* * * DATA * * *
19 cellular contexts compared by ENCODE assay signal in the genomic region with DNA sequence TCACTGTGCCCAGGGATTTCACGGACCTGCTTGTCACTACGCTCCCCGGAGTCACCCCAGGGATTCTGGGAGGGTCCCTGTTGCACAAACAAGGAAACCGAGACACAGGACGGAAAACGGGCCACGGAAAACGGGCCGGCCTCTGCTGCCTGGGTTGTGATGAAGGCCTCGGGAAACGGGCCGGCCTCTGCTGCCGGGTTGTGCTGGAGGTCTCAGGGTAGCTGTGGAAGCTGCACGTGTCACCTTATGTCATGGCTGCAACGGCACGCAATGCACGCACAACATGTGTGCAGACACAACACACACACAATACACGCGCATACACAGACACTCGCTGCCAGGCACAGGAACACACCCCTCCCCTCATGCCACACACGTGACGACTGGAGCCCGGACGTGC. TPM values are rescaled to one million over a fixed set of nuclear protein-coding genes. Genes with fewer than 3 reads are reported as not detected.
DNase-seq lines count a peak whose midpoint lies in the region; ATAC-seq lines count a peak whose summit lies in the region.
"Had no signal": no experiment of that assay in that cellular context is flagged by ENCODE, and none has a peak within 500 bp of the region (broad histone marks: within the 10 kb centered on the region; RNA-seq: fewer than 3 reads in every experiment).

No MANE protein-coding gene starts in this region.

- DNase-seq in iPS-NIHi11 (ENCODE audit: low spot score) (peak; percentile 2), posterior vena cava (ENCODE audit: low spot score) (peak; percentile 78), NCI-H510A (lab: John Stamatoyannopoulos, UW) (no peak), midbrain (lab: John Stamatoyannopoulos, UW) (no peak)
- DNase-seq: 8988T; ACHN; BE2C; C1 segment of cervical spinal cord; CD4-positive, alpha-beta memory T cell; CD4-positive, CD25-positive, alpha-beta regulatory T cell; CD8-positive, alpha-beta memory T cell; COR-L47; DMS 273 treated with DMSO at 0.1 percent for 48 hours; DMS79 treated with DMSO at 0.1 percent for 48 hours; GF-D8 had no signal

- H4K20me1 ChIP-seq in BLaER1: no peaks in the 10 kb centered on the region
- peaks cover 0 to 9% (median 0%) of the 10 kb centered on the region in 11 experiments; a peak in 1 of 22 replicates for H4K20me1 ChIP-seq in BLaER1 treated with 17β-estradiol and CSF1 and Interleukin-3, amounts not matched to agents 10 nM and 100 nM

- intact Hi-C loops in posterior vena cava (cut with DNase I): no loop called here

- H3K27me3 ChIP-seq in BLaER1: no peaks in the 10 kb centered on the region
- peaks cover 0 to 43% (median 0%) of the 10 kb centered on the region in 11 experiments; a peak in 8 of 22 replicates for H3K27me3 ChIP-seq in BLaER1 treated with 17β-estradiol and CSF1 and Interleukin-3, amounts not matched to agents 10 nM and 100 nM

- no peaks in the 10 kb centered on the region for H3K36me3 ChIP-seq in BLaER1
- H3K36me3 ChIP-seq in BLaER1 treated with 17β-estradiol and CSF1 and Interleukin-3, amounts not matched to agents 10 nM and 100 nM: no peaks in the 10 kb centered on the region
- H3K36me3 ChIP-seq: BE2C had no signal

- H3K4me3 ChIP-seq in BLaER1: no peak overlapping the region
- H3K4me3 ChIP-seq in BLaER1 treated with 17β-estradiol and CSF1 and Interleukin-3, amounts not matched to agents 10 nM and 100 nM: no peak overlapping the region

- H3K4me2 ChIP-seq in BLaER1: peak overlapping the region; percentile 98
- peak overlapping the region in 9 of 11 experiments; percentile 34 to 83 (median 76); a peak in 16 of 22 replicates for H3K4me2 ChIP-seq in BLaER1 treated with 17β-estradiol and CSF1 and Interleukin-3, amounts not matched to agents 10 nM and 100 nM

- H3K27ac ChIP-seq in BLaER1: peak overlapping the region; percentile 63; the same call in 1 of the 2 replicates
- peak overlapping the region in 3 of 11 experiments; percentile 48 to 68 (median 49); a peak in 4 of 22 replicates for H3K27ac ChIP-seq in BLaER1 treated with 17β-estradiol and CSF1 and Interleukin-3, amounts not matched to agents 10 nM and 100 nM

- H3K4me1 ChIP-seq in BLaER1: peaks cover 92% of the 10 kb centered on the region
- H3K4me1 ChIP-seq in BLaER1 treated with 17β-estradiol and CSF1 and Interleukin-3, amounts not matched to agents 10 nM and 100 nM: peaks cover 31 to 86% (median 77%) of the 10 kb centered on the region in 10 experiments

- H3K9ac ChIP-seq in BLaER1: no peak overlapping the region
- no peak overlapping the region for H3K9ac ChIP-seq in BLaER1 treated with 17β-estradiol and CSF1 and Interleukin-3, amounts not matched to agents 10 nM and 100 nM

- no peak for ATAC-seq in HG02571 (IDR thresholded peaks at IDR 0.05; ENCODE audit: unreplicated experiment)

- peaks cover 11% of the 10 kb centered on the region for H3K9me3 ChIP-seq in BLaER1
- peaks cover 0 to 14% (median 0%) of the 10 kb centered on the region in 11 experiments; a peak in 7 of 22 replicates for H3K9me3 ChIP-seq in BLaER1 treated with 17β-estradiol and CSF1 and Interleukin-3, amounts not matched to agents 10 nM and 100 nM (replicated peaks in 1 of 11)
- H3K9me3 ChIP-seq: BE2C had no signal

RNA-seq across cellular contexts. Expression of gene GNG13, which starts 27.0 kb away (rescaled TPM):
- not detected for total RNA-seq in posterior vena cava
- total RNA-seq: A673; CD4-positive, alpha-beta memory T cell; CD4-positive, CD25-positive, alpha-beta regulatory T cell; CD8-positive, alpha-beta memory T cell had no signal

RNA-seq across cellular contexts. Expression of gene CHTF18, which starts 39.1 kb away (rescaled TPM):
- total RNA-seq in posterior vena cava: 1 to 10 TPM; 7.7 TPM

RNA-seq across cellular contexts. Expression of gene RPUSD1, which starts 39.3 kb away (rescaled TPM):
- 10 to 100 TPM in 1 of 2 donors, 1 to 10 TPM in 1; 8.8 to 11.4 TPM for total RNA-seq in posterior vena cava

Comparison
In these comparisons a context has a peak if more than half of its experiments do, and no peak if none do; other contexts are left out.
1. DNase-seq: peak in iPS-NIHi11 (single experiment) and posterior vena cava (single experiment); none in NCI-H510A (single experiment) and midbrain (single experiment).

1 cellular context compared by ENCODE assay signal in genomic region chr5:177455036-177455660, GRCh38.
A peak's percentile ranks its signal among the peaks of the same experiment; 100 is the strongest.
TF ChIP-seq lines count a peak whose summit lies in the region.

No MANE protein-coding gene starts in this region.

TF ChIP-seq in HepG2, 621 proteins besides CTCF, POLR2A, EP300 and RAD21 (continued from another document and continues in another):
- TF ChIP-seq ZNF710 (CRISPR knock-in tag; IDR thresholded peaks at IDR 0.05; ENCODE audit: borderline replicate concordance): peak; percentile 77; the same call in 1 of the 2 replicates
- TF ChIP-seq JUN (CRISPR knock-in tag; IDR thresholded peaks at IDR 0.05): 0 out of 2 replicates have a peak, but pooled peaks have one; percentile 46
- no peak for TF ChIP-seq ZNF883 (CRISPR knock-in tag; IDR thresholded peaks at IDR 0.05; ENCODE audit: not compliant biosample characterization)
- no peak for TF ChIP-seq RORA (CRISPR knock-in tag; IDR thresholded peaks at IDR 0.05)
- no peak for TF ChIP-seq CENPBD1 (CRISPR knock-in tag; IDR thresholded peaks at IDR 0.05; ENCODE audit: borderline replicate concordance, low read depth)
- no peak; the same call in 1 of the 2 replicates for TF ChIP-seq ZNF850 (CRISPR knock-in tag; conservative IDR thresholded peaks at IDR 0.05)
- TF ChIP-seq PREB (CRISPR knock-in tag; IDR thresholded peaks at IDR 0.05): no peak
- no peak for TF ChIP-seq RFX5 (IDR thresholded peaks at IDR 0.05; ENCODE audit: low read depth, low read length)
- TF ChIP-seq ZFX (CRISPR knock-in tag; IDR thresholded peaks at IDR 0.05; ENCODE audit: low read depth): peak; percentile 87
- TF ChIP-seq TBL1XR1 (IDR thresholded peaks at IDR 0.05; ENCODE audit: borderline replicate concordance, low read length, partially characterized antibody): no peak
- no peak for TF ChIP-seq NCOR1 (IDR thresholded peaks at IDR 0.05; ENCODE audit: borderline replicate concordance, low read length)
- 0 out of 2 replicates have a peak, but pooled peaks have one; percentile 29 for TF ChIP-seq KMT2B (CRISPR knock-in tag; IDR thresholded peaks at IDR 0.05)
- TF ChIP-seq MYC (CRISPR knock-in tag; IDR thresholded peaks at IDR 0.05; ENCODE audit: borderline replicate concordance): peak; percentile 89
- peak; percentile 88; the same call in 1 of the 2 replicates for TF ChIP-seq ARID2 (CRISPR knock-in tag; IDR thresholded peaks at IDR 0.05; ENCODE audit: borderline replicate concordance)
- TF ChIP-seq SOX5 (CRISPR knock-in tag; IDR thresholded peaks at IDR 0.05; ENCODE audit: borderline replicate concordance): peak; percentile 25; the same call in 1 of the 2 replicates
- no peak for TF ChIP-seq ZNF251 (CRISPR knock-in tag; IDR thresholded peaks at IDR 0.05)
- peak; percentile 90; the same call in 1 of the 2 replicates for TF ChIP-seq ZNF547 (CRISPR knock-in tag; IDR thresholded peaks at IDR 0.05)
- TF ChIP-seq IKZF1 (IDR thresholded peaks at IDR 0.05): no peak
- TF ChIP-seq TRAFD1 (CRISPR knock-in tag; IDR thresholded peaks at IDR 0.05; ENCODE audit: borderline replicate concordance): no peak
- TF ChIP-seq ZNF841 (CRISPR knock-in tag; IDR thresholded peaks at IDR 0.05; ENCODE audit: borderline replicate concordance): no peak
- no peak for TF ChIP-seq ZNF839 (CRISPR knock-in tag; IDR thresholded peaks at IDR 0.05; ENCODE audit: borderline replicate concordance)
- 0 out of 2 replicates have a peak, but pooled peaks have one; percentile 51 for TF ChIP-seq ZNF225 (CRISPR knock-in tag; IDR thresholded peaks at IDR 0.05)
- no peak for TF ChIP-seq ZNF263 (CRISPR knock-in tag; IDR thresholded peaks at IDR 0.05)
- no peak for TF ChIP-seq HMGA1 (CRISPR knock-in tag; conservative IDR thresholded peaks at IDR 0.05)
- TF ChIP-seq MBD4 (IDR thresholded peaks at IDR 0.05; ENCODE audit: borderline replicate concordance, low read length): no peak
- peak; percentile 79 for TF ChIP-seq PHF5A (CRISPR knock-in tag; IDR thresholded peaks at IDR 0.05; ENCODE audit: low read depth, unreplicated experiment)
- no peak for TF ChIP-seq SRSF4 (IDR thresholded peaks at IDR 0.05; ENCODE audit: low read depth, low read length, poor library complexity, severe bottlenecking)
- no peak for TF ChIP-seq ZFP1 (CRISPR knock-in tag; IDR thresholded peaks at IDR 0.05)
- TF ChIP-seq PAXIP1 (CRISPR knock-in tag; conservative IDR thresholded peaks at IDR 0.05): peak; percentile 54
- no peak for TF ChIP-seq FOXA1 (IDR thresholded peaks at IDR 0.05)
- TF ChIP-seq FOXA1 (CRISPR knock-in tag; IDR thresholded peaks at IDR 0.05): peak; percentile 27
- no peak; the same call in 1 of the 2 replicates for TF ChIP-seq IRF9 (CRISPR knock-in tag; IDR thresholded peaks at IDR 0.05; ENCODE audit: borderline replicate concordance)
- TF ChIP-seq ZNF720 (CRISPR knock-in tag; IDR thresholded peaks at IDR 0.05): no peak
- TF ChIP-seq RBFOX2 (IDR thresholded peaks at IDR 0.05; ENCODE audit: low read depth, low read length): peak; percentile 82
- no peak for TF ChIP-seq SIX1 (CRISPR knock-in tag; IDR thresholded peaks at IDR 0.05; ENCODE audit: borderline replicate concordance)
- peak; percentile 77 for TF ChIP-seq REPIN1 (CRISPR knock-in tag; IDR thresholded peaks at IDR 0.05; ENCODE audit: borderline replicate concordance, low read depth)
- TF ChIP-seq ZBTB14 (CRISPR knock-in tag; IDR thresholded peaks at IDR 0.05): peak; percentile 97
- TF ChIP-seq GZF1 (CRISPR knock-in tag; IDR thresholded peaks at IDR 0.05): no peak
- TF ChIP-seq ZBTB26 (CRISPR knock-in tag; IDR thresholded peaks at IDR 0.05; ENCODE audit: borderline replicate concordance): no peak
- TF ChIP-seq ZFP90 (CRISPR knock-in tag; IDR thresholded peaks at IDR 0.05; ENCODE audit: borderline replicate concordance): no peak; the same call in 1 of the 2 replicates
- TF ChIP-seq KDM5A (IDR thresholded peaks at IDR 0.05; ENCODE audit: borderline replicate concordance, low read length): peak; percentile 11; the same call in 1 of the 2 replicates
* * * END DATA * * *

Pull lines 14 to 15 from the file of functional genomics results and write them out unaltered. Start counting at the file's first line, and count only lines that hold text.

- H3K36me3 ChIP-seq: BE2C had no signal

- H3K4me3 ChIP-seq in BLaER1: no peak overlapping the region